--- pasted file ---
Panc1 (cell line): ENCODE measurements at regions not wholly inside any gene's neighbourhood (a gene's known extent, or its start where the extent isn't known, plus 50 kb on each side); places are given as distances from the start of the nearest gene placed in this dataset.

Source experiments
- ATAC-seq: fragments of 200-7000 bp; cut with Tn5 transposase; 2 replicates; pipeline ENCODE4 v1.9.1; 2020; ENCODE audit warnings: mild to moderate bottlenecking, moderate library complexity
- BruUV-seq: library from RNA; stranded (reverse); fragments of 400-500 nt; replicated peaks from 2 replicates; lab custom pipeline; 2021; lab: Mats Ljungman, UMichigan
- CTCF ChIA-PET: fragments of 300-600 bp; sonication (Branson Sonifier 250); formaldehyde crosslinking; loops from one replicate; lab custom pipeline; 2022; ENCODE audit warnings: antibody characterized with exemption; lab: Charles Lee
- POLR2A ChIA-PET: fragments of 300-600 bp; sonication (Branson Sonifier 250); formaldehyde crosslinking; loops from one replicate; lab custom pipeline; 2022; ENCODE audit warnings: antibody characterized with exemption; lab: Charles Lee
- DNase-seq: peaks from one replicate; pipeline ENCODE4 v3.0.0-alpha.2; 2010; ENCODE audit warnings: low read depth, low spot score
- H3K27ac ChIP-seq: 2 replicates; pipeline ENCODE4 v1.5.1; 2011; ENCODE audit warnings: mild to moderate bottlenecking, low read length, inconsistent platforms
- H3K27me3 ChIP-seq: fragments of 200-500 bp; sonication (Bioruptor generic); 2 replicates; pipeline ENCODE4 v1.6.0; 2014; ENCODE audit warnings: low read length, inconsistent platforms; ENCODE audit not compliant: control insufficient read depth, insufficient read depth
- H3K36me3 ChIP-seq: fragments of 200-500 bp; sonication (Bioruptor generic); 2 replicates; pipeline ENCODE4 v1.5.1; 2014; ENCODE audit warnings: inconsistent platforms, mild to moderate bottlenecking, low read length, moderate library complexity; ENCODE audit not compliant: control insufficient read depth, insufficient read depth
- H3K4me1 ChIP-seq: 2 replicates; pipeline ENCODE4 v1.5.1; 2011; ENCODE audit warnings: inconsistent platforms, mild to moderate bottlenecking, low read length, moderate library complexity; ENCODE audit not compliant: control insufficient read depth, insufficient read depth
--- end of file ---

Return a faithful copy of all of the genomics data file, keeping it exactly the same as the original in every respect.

Panc1 (cell line): ENCODE measurements at regions not wholly inside any gene's neighbourhood (a gene's known extent, or its start where the extent isn't known, plus 50 kb on each side); places are given as distances from the start of the nearest gene placed in this dataset.

Source experiments
- ATAC-seq: fragments of 200-7000 bp; cut with Tn5 transposase; 2 replicates; pipeline ENCODE4 v1.9.1; 2020; ENCODE audit warnings: mild to moderate bottlenecking, moderate library complexity
- BruUV-seq: library from RNA; stranded (reverse); fragments of 400-500 nt; replicated peaks from 2 replicates; lab custom pipeline; 2021; lab: Mats Ljungman, UMichigan
- CTCF ChIA-PET: fragments of 300-600 bp; sonication (Branson Sonifier 250); formaldehyde crosslinking; loops from one replicate; lab custom pipeline; 2022; ENCODE audit warnings: antibody characterized with exemption; lab: Charles Lee
- POLR2A ChIA-PET: fragments of 300-600 bp; sonication (Branson Sonifier 250); formaldehyde crosslinking; loops from one replicate; lab custom pipeline; 2022; ENCODE audit warnings: antibody characterized with exemption; lab: Charles Lee
- DNase-seq: peaks from one replicate; pipeline ENCODE4 v3.0.0-alpha.2; 2010; ENCODE audit warnings: low read depth, low spot score
- H3K27ac ChIP-seq: 2 replicates; pipeline ENCODE4 v1.5.1; 2011; ENCODE audit warnings: mild to moderate bottlenecking, low read length, inconsistent platforms
- H3K27me3 ChIP-seq: fragments of 200-500 bp; sonication (Bioruptor generic); 2 replicates; pipeline ENCODE4 v1.6.0; 2014; ENCODE audit warnings: low read length, inconsistent platforms; ENCODE audit not compliant: control insufficient read depth, insufficient read depth
- H3K36me3 ChIP-seq: fragments of 200-500 bp; sonication (Bioruptor generic); 2 replicates; pipeline ENCODE4 v1.5.1; 2014; ENCODE audit warnings: inconsistent platforms, mild to moderate bottlenecking, low read length, moderate library complexity; ENCODE audit not compliant: control insufficient read depth, insufficient read depth
- H3K4me1 ChIP-seq: 2 replicates; pipeline ENCODE4 v1.5.1; 2011; ENCODE audit warnings: inconsistent platforms, mild to moderate bottlenecking, low read length, moderate library complexity; ENCODE audit not compliant: control insufficient read depth, insufficient read depth